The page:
1) It's free- yours for the time it takes you to download it and to type a quick thanks to the person who's made it available, and...

2) You couldn't buy it if you wanted to- it may never have been for sale, or it's been out of print for years. Maybe it never made it to the country you live in. Maybe only a few hundred copies were ever made.

What it adds up to is a global archive of sound- an imperfect history of recorded music since the dawn of recording to tomorrow morning. It's a strange and beautiful virtual library of music that only exists online.

Volunteers have put countless hours into digitizing music that the Industry was never interested in, or lost interest in and/or won't make available because their business model fails at 'niche level'. Many pay the storage costs for their collections each month out of their own pocket. Anyone who finds music they feel they own and don't want to share on one of these sites has only to ask and it disappears.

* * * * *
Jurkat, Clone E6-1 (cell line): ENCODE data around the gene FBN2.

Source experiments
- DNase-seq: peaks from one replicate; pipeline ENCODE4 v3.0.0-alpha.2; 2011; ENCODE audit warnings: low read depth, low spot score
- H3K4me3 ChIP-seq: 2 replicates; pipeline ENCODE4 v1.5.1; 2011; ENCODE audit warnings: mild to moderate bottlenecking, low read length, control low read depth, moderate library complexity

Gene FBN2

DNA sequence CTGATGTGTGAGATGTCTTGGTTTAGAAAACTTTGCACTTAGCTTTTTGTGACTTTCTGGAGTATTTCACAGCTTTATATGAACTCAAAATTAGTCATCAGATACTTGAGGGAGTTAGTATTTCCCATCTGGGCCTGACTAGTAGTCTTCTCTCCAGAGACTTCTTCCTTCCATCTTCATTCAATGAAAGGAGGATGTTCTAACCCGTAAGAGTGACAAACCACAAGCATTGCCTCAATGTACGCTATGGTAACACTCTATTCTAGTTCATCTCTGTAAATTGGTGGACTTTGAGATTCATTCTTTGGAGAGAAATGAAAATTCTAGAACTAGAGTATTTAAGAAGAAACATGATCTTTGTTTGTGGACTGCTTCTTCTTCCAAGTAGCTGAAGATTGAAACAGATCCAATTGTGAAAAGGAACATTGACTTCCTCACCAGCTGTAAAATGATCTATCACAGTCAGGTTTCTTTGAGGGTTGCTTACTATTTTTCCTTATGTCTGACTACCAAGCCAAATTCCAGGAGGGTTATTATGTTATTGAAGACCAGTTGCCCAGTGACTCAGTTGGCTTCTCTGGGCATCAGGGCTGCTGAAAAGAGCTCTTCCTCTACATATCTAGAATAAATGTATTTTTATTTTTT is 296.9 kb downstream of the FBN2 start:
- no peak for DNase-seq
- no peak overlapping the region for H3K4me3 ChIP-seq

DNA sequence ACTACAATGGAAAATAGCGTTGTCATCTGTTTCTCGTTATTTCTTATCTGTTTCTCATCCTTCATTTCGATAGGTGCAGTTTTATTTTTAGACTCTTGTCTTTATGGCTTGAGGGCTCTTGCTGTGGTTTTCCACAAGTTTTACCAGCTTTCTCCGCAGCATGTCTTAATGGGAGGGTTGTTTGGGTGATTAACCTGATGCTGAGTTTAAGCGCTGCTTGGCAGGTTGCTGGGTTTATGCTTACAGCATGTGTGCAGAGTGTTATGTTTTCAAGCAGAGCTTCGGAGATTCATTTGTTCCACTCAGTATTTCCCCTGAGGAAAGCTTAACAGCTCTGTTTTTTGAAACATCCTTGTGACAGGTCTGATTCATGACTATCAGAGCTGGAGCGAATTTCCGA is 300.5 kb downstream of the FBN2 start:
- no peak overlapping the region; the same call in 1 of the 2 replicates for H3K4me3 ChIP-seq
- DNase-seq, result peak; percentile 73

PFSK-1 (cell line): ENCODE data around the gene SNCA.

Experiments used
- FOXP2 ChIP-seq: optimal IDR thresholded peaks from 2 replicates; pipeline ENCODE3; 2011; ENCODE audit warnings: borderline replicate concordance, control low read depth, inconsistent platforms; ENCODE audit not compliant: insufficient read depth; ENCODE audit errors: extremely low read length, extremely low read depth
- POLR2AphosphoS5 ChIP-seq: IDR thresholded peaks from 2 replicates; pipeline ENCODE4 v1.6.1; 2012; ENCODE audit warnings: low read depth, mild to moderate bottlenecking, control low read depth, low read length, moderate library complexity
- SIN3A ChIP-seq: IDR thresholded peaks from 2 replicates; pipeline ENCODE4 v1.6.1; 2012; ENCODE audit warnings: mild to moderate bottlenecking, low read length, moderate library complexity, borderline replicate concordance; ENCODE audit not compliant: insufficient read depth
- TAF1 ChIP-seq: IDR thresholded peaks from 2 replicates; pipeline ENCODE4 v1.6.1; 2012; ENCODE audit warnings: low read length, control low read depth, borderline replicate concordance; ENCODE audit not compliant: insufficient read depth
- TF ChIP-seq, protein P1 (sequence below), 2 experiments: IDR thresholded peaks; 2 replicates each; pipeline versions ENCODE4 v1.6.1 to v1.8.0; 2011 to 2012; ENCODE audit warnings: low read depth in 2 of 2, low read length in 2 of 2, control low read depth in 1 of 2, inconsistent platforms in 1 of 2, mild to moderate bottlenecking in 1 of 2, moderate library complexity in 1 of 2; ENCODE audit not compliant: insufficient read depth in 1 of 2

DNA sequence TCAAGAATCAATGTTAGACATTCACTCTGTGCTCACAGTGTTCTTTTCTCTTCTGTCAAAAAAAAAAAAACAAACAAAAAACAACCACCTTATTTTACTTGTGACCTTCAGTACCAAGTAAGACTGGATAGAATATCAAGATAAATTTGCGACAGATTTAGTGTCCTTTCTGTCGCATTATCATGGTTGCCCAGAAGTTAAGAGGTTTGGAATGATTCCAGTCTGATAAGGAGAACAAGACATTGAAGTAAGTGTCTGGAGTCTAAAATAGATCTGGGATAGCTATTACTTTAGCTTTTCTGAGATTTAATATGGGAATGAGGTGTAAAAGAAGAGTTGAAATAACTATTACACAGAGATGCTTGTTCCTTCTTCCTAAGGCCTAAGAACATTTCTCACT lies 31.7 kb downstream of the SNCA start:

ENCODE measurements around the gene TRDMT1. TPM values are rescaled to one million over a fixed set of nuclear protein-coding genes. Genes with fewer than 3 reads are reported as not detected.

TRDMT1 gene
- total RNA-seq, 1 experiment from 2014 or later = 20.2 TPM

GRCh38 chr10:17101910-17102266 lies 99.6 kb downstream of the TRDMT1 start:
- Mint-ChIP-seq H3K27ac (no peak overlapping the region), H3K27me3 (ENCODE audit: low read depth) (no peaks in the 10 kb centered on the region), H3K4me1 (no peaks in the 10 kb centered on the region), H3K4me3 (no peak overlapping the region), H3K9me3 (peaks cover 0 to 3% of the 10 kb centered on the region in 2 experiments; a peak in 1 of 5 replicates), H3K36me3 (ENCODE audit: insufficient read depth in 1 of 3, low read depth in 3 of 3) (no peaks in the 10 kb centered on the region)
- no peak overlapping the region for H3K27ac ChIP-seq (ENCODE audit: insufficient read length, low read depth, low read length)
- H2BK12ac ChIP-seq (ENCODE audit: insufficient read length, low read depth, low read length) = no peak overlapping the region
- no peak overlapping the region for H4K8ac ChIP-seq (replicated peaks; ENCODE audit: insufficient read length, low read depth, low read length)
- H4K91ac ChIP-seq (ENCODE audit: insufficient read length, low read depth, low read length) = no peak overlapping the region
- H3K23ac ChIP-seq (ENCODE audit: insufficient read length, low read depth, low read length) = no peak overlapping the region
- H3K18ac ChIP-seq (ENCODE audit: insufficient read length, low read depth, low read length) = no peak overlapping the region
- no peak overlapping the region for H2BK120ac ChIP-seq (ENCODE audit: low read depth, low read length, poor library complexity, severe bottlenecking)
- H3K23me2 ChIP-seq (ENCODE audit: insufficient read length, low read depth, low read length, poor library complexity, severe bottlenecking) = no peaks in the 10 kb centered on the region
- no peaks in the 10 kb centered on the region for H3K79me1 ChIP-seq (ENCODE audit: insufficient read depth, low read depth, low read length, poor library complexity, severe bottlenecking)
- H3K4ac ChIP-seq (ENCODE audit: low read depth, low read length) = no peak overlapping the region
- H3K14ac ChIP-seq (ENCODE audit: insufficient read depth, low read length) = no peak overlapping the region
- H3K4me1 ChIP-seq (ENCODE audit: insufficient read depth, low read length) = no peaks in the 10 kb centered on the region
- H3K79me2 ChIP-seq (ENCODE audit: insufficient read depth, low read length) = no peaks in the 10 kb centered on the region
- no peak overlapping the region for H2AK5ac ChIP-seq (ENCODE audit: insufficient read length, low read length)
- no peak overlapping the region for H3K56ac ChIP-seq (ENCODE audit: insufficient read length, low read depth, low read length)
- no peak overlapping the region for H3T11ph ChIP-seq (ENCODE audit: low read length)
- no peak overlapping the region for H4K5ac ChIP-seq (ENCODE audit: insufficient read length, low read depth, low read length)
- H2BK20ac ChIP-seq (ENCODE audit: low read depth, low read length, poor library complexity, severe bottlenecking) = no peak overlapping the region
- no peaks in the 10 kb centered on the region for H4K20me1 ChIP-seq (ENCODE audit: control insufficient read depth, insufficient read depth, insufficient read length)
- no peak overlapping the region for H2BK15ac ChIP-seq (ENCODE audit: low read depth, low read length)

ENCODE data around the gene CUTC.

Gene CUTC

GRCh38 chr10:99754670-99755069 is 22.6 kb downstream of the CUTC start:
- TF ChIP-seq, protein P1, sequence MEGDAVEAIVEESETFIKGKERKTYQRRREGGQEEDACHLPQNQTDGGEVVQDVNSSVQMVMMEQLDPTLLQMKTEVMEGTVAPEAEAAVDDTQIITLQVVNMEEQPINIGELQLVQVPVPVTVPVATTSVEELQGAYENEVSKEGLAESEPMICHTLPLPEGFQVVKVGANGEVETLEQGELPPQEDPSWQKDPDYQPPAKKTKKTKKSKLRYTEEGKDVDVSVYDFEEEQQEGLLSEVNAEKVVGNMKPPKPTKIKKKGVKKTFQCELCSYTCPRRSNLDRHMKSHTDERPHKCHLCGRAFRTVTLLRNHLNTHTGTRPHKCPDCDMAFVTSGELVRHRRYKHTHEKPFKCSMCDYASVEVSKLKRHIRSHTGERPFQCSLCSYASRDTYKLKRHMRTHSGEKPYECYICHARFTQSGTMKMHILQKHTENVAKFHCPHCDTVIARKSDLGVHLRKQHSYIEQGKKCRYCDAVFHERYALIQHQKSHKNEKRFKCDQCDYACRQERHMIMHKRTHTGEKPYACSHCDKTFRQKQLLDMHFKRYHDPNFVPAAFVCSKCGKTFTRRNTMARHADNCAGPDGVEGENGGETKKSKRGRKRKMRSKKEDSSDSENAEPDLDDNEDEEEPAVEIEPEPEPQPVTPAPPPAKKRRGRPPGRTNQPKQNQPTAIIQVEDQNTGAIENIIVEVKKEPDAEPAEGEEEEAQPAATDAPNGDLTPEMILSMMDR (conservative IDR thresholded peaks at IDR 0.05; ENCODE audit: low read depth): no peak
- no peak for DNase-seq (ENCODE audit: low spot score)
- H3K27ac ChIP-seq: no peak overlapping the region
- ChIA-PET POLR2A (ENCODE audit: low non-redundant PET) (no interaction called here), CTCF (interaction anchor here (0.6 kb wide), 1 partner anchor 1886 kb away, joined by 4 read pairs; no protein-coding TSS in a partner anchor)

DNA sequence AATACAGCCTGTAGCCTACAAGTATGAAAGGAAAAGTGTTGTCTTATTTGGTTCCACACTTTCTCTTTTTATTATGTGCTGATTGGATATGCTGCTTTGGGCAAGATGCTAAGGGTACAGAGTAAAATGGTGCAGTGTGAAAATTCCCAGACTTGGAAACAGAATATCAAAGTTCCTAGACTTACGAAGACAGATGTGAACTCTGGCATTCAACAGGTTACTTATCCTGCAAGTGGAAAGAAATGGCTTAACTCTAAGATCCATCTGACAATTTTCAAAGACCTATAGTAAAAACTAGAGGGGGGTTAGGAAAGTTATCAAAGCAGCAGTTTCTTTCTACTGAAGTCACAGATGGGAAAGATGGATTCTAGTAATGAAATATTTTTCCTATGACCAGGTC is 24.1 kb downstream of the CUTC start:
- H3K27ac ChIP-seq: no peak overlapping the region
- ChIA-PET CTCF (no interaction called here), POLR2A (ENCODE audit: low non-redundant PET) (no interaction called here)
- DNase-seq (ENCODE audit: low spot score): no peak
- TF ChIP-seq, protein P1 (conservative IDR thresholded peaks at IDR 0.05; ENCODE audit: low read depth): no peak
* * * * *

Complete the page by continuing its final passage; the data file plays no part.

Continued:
There's been no plan, no central body, no organizing meetings and no money has changed hands. It's chaos, in the true sense of that word- a complex open system of music available to anyone with access to the internet. 

Thanks to these music freaks and geeks, anyone who is curious can hear the sound of the world singing.



Whose music is it, anyway?

It's been 20 years since a wise old poet/printer/street musician named Tim Lander and I sat one misty night in the MacDonalds on Granville Street, and he told me it was his sense that human beings needed music in a very powerful way... and that given how many terrible things seem to be happening all the time these days, music was the only thing holding us together. and getting us to the next morning.